Undermining the status of REVELATION:

Primacy of reason reached such a state that the authenticity of revelation was openly questioned and declared unacceptable in case of its contradiction with reason. “In An Essay Concerning Human Understanding [1690], Lock further eroded the intellectual status of religious propositions by making them subordinate to reason in several respects. First, reason can restrict the possible content of propositions allegedly revealed by God; in particular, no proposition of faith can be a contradiction. Furthermore, no revelation can contain an idea not derived from sense experience, we should not believe St Paul when he speaks of experiencing things as “eye hath not seen, nor ear heard, nor hath it entered into the heart of man to conceive…” Another respect in which reason takes precedence over faith is that knowledge based on immediate sense experience is always more certain than any alleged revelation”. [19]  Lock clearly states, “Nothing that is contrary to, and inconsistent with, the clear and self-evident dictates of reason has a right to be urged or assented to as a matter of faith”. He further says, “Reason must be our last judge and guide in everything”. [20]

Development of SOCIAL CONTRACT theory:

The seventeenth century saw the coming into existence of some of the classics of political thought, especially Thomas Hobbes’ Leviathan (1651), and John Locke’s Two Treatises of Government (1690). Hobbes’ main argument was that it is by the social contract that sovereignty is to be transferred to the king or monarch, because it is ultimately derived from the people and not from the divine right. Locke declared that the purpose of authority is not to used arbitrarily by the ruler, rather it is to protect human equality and freedom. According to him, citizens agree to a “social contract” that places an authority over them, but if that authority ceases to care for their welfare, independence, and equality, then the contract is broken and it is the duty of the members of society to overthrow the ruler. This theory decisively influenced the occurrence of the American War of Independence and the French Revolution and got its proper place in the papers that appeared immediately after these two revolutions.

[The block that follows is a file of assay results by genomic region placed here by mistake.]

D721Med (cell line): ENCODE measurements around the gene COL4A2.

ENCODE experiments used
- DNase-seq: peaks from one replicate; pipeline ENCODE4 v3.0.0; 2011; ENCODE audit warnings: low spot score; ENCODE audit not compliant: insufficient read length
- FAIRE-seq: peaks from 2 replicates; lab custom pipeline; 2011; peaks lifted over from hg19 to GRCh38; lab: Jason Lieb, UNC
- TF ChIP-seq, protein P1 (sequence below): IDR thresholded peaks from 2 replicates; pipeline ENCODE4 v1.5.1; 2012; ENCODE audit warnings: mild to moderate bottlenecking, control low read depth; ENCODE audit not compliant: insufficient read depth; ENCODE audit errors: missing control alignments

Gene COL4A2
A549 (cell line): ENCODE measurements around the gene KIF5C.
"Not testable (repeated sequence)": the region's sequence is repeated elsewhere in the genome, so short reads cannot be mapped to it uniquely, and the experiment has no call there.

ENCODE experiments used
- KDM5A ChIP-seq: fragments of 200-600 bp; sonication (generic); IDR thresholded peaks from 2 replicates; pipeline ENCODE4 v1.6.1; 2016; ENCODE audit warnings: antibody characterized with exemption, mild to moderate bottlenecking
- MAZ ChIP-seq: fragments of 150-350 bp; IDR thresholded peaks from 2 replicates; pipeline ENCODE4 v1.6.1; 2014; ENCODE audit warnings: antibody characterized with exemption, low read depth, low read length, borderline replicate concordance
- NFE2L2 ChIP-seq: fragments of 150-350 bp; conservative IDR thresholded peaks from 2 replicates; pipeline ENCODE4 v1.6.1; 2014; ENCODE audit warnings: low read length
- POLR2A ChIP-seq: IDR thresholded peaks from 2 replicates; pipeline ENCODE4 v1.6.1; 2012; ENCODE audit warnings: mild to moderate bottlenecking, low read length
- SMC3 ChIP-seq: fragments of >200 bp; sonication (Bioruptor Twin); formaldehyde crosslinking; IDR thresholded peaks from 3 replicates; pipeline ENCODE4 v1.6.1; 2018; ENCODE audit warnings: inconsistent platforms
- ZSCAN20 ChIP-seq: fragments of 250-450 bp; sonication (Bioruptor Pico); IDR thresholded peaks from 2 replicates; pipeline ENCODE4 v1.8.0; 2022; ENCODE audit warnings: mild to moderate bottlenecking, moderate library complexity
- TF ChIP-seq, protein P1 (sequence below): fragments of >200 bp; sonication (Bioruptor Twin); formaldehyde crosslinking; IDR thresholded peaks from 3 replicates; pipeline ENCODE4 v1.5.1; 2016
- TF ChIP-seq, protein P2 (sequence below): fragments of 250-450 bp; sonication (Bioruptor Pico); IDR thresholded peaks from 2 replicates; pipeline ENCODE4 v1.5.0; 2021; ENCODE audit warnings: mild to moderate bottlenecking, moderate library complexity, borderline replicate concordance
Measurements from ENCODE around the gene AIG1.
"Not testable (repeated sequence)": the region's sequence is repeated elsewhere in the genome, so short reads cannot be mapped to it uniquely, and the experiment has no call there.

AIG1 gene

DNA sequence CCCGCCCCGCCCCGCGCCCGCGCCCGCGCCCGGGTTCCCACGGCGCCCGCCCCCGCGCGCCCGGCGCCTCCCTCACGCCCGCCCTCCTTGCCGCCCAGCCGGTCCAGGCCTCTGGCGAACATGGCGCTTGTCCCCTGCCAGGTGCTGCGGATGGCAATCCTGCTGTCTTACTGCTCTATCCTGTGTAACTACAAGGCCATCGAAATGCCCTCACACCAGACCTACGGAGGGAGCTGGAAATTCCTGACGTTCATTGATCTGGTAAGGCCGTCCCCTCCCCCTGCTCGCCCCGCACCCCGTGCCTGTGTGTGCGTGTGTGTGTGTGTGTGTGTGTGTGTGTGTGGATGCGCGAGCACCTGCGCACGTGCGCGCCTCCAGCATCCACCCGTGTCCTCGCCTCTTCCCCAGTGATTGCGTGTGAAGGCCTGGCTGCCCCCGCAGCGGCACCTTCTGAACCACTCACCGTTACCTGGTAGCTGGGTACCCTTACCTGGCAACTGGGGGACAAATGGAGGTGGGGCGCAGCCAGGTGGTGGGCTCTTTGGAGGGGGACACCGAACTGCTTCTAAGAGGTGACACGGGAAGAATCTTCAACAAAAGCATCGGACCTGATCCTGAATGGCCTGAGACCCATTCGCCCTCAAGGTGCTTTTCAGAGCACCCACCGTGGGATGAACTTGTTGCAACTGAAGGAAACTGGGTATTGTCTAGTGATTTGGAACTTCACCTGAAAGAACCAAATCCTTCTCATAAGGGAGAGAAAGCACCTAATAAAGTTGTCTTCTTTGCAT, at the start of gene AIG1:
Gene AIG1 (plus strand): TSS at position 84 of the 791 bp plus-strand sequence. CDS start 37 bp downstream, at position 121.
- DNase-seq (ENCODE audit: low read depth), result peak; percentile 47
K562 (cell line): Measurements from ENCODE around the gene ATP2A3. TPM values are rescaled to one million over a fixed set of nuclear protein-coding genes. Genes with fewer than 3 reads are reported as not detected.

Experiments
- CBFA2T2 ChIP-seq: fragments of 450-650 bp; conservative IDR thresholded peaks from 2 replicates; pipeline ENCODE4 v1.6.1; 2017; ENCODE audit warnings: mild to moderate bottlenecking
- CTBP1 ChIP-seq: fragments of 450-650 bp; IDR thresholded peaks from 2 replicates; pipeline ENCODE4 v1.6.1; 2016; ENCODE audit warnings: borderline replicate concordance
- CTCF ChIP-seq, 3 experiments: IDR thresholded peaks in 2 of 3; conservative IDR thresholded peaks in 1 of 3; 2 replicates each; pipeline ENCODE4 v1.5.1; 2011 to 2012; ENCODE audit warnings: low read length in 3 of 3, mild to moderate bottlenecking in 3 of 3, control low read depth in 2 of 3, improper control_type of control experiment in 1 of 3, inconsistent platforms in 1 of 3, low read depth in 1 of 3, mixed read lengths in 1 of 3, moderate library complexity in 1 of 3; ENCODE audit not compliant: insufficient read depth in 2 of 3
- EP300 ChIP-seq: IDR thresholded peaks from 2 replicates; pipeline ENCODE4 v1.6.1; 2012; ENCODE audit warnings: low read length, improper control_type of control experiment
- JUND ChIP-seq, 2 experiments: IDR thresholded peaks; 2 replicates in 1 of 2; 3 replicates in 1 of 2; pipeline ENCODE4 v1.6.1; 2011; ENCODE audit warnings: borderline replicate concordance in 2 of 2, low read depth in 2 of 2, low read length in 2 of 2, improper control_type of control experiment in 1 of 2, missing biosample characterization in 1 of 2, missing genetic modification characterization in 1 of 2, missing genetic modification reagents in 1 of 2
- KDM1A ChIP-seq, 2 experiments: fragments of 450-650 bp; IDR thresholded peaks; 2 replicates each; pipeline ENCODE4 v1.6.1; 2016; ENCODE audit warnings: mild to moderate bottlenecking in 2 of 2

Ground work of UTILITARIAN THEORY:

Hobbes’ definition of good is equally devoid of religious or metaphysical assumptions. A thing is good, according to him, if it is “the object of any man’s appetite or desire”. [21]

According to English theologian William Paley:

Right and wrong are determined by the will of God, but God gives a command or prohibition for the greatest happiness of his creatures. [22]

 

Notwithstanding these predecessors, Jeremy Bentham is properly considered the father of modern utilitarianism. It was he who made the utilitarian principle serve as the basis for a unified and comprehensive ethical system that applies, in theory at least, to every area of life. Never before had a complete, detailed system of ethics been so consistently constructed from a single fundamental ethical principle. [23]

Utilitarianism is the view that the laws should be crafted so as to produce the best consequences. Historically, utilitarian thinking about law is associated with the great philosopher, Jeremy Bentham. [24]

 

Jeremy Bentham: the Utilitarian philosopher